Immediately after Christmas, the commercial holiday season ended. Christmas decoration were taken out of store windows and put away for another year. But in our churches and many of our homes, Christians kept their nativity sets visible. For us the Christmas season did not end with the shopping season. We celebrated with series of solemnities including Mary the Mother of God and Epiphany. Because of the length of Advent and the shortness of Christmastide we are celebrating our patronal feast, the Holy Family this weekend. I am sort of glad that we have this one last opportunity to share this joy. The joy of God-with-us, Emmanuel.
Today’s gospel jars us from that tranquil scene of the stable, the shepherds and the wise men kneeling in adoration. The magi, we are told in the gospel’s opening line, have departed. The mood of today’s account is frantic and danger lurks for the child and his parents. Herod feels his authority is threatened by the child. Earlier the magi went to Herod seeking to know where the King of the Jews was to be born. Herod feels his grip on power threatened by the news the magi bring and he is enraged when the magi don’t return to tell him where they found the babe. He has the male infants of Judea killed in an attempt to eliminate a potential rival to his power. Warned by an angel the Holy Family is forced into exile. They flee to Egypt.
Matthew’s gospel has strong Jewish themes. He tells his story of the Holy Family with the history of Israel as a backdrop. A Jewish reader, or a Jewish Christian, would quickly identify the child’s plight with Israel’s own painful history of persecution. Jesus is reliving the history of Israel and Matthew uses a verse from Hosea to underline this, “Out of Egypt I have called my son” (11:1). Just as God had once rescued the people from the evil Egyptian pharaoh, so God is protecting the child Jesus and his parents from Herod’s deadly plans.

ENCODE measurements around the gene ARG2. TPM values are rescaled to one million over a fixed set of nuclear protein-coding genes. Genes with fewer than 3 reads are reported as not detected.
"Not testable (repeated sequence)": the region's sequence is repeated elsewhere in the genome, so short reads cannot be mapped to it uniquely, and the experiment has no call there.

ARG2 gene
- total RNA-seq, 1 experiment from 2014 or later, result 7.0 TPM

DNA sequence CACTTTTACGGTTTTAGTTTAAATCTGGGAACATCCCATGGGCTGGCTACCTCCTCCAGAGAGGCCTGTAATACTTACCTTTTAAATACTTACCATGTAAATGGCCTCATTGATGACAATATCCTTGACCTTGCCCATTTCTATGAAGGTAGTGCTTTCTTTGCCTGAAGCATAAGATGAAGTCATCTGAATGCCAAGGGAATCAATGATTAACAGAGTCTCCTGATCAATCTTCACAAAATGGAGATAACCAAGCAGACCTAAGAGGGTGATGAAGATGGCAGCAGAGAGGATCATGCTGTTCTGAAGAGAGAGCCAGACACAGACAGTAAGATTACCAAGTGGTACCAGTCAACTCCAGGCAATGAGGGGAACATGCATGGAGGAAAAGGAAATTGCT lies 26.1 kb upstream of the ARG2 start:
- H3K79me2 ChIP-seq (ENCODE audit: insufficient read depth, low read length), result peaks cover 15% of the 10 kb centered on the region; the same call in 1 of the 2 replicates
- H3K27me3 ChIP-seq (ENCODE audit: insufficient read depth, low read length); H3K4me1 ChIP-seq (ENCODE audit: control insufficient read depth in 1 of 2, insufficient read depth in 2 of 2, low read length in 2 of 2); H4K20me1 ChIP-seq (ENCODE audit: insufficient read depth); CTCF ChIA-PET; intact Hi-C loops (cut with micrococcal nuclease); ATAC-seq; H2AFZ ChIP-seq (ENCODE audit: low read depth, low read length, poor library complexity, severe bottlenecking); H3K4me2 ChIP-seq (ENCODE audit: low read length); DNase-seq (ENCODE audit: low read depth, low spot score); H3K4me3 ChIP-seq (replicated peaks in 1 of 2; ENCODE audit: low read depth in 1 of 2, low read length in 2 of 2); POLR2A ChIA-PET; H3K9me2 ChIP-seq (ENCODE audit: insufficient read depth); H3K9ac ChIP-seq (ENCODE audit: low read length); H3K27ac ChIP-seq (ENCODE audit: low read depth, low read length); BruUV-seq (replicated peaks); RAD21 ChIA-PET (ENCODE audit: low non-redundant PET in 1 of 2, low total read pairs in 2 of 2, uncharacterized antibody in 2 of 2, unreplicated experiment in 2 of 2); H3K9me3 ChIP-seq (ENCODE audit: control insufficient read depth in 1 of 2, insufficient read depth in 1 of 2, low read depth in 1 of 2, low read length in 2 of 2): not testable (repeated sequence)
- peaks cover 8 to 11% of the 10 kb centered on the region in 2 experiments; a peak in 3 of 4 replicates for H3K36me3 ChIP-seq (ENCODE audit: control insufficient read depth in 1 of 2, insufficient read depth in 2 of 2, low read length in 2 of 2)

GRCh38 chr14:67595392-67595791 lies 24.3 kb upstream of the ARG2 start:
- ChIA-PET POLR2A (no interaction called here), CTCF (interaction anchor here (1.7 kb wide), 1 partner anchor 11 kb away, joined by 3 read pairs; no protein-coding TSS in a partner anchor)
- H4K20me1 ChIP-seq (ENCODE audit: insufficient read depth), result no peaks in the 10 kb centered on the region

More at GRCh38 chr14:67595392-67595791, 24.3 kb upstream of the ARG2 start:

When Matthew began his gospel we were told that the name of the child to be born to Mary was to be, “Emmanuel, a name which means, ‘God is with us'” (1:23). So, how is “God with us,” at this moment in the holy narrative? In Jesus God has joined the plight of the world’s refugees who have had to flee their homes because of power-hungry despots and the civil conflict they always create. The vulnerable “holy family” is fleeing for its safety. When we look for God’s presence in the world, Matthew is suggesting we look toward the poor and oppressed. God is on the side of those pushed around by the powerful. This will be a consistent message in Matthew and towards the end of the gospel we will hear Jesus state quite explicitly, “For I was hungry and you gave me food, I was thirsty and you gave me drink. I was a stranger and you welcomed me…”(25: 35).
Today we have to allow our image of the peaceful “holy card” family to give way to the more realistic image of a young couple with anxiety written all over their faces fleeing with a child across the border. It shouldn’t take too much imagination to envision that scene since we have seen it reproduced countless times in television news reports and on the front pages of our newspapers for quite some time now as they report on the displacement of thousands in Iraq, Afghanistan, and Syria and at our own borders. It seems every part of the world these days is teaming with the vulnerable and displaced. Jesus, Mary and Joseph are kin to them all.
Immigration is a current “hot topic” in our national political debate. But the issue isn’t just a political, legal and economic one. It is also a human one. A spiritual one because it is a situation in which God himself has participated. As you know if you read the Criterion, our bishops, speaking for the whole Church on the eve of National Migration week, have said the this week is an opportunity to embrace the important work of continuing to secure the border, to welcome the stranger, and serve the most vulnerable. The feast of the Holy Family is an appropriate one to stir our thoughts on all refugees who like the Holy Family have needed angels to guide them and people like you and me to help them.